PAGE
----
Asian Agri recently announced it has built five biogas power plants across Sumatra – two units in North Sumatra, two in Riau and one in Jambi. This marks Asian Agri’s...
For Project Sukacita V, my role is that of a mentor to the project leader, and what motivates me going back to Pangkalan Kerinci again and again for the project is mainly the heart-warming feeling I get from the interaction with the locals.
Through the various activities we had, it was nice to see the smiles of the local children and their eagerness to learn and participate in the activities. Even though it was a mere five days spent with them, they have grown to fully trust us within a short span of one or two days and eventually grown more attached to us as the days went by. For me, it was satisfying and rewarding whenever we managed to put a smile on their faces.
One of the most thought-provoking incident I had throughout this trip would be when I saw and realised the significance of family background on child’s growth. As we carried out our children’s developmental assessments, we noticed that many of the children still fell behind the norms they were supposed to exhibit for their age. For example, it struck me that many still did not know the proper way of holding a pen and to imitate the drawing of shapes.
One child however stood out from the rest with developmental abilities that surpassed children of her age, and she was way more responsive then her peers. This particular girl turned out to be a daughter of the local teacher, which perhaps partially explained why she had an edge over her peers. It then got me to think about how guidance from parents or even nannies would greatly affect the development of children and even their motivation to learn new things.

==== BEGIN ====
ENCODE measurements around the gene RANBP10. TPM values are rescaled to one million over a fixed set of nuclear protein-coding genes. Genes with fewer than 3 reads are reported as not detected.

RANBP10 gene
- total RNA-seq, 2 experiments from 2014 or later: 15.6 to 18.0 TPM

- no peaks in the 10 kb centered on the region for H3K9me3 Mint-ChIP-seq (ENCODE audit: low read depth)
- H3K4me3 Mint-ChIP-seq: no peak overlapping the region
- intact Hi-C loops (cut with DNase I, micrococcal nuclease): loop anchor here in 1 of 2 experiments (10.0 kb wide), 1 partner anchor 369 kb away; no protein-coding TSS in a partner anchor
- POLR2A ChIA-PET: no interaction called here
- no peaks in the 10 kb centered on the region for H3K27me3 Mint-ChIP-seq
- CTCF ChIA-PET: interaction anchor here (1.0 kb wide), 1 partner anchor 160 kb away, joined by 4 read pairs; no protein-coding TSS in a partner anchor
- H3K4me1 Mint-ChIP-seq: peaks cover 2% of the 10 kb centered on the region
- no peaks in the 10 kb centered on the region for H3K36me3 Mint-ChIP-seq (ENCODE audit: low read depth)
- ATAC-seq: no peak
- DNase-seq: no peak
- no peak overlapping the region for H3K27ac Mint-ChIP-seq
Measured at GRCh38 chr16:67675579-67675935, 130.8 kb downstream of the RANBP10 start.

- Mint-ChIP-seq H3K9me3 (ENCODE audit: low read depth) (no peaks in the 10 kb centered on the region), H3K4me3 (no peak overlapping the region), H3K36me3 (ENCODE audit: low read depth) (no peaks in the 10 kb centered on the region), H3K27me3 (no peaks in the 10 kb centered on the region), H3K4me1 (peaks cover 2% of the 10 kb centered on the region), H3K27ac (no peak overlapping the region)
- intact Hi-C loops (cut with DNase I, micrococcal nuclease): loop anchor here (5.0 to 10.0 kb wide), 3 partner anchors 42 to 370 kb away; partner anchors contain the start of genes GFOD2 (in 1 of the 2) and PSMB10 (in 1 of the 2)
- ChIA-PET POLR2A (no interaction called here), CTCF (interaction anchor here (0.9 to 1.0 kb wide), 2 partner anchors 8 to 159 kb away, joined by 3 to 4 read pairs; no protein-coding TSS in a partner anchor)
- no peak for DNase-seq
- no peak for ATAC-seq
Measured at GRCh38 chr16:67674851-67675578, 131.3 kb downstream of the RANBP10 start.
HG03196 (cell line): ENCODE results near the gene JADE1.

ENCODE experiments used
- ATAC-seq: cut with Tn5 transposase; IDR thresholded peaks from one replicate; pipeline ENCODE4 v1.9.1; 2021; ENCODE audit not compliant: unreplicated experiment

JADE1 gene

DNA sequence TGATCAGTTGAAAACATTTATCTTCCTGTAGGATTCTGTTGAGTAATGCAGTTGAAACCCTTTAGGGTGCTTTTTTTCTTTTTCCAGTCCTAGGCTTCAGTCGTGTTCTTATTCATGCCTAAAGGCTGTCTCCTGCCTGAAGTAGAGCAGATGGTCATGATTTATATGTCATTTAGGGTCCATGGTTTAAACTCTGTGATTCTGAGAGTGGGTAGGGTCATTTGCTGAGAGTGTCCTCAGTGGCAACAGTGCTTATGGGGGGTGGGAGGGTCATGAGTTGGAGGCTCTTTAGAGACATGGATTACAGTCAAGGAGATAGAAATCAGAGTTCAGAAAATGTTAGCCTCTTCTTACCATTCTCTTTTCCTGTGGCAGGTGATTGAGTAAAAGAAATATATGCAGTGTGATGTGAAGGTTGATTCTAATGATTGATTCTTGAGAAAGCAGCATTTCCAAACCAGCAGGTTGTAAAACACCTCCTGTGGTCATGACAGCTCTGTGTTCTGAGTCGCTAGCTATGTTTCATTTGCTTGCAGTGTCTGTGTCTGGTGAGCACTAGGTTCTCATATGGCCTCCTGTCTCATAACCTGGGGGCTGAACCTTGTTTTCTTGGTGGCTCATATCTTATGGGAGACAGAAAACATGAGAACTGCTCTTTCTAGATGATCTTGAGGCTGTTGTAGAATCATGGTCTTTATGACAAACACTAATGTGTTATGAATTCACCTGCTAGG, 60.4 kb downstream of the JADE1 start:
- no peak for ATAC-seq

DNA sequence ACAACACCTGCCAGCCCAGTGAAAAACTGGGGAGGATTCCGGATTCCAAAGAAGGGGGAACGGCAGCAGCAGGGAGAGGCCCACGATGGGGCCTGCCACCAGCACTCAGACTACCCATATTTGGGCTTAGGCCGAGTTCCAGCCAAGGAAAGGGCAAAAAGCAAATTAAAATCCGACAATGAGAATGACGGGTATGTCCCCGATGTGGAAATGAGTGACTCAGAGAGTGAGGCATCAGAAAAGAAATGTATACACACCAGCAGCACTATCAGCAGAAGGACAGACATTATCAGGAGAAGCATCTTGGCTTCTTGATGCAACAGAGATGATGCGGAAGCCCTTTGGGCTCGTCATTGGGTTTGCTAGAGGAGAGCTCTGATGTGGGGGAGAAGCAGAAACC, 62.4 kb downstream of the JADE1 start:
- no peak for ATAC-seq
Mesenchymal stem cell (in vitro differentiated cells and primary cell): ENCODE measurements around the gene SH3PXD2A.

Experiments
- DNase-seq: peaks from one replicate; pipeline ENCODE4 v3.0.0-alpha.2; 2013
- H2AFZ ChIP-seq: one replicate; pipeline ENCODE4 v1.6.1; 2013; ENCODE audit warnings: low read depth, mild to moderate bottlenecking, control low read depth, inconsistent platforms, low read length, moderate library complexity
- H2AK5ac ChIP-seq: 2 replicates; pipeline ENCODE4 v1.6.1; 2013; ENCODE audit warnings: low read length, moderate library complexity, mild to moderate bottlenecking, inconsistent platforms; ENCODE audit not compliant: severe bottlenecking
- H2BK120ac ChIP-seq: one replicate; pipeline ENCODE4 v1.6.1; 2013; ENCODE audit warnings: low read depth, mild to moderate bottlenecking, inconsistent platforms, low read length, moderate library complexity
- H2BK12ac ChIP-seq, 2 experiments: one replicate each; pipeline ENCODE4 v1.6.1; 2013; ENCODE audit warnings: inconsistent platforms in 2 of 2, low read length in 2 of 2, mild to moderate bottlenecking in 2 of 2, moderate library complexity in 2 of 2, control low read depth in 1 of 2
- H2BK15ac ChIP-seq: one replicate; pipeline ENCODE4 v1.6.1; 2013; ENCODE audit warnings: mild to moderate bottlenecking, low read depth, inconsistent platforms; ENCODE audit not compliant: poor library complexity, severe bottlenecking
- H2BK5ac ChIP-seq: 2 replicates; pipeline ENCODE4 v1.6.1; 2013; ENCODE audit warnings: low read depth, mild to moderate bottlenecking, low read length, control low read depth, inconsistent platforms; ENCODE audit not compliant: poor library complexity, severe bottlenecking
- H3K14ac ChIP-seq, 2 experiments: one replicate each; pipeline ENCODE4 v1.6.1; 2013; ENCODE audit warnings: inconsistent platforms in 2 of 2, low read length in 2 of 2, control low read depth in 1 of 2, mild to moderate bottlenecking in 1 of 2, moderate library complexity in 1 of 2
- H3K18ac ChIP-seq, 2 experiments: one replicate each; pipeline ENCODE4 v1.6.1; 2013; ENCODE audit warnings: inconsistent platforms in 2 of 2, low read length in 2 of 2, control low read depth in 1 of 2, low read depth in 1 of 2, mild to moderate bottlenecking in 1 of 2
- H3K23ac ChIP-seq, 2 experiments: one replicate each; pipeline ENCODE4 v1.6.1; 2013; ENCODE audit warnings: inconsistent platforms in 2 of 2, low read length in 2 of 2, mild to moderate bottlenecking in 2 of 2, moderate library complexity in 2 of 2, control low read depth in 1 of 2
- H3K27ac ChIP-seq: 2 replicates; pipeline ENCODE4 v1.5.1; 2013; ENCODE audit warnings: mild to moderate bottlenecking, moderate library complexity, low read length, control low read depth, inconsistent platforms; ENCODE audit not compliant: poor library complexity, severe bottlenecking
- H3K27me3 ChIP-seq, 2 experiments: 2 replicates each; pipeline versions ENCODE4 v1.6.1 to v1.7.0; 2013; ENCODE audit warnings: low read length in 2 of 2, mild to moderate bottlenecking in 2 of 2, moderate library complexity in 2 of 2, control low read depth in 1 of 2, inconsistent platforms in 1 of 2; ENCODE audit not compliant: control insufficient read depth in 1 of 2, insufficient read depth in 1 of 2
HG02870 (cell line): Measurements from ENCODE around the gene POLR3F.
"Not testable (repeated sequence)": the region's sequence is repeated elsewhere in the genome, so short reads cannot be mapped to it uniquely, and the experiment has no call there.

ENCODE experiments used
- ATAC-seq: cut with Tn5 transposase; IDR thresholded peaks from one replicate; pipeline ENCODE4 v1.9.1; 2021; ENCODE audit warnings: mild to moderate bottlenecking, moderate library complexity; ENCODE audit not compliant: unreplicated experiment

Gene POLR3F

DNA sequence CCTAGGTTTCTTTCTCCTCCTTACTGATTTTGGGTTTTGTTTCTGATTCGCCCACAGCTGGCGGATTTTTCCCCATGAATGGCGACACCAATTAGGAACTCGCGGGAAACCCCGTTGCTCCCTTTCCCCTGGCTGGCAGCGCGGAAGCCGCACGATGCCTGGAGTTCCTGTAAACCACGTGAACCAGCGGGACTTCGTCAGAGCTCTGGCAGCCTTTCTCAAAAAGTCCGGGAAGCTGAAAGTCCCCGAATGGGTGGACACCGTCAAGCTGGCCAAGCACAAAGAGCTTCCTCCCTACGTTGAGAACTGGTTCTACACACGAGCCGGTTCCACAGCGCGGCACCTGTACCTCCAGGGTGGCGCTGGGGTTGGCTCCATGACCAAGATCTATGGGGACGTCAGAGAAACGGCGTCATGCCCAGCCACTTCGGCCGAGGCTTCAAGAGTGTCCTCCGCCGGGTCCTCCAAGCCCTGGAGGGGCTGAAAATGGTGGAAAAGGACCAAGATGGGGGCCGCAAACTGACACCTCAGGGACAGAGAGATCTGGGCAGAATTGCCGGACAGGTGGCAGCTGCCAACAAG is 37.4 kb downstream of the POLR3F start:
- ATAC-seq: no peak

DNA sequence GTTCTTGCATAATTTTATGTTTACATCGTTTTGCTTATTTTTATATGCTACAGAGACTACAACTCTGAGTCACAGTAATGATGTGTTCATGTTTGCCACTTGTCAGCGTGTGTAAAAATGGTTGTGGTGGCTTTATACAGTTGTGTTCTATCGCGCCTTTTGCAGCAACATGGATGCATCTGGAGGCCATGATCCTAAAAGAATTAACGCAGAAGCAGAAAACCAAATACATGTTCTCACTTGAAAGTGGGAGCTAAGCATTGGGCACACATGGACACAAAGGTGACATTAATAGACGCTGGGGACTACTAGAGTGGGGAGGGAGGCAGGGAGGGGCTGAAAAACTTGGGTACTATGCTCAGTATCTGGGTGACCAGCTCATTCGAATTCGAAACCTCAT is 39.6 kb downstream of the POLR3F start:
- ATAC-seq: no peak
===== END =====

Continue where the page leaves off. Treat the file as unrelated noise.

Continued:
This further emphasised the importance of proper education for the children in order for them to be on the same level as their peers as they enrol into primary schools in the future.
All in all, I believe there is still a lot to be done in order to truly improve the quality of life of the locals in Pangkalan Kerinci. Project Sukacita serves as a good avenue to make an impact towards this movement but it is itself limited in so many areas.
My hope for Project Sukacita is to keep improving in order to tailor to the needs of the locals and give it its best ability in its impact to the locals.
Project Sukacita has always been a reminder to myself and my fellow Indonesian peers who are receiving a prestigious education in Singapore that there is still a long way to go for the betterment of Indonesian education, and that we all should strive to contribute positively towards the climb.
Editor’s Note: Jessica Chandra is a Tanoto Foundation Scholar who is currently pursuing a Bachelor of Business Management, Finance (International Trading) at the Lee Kong Chian School of Business, SMU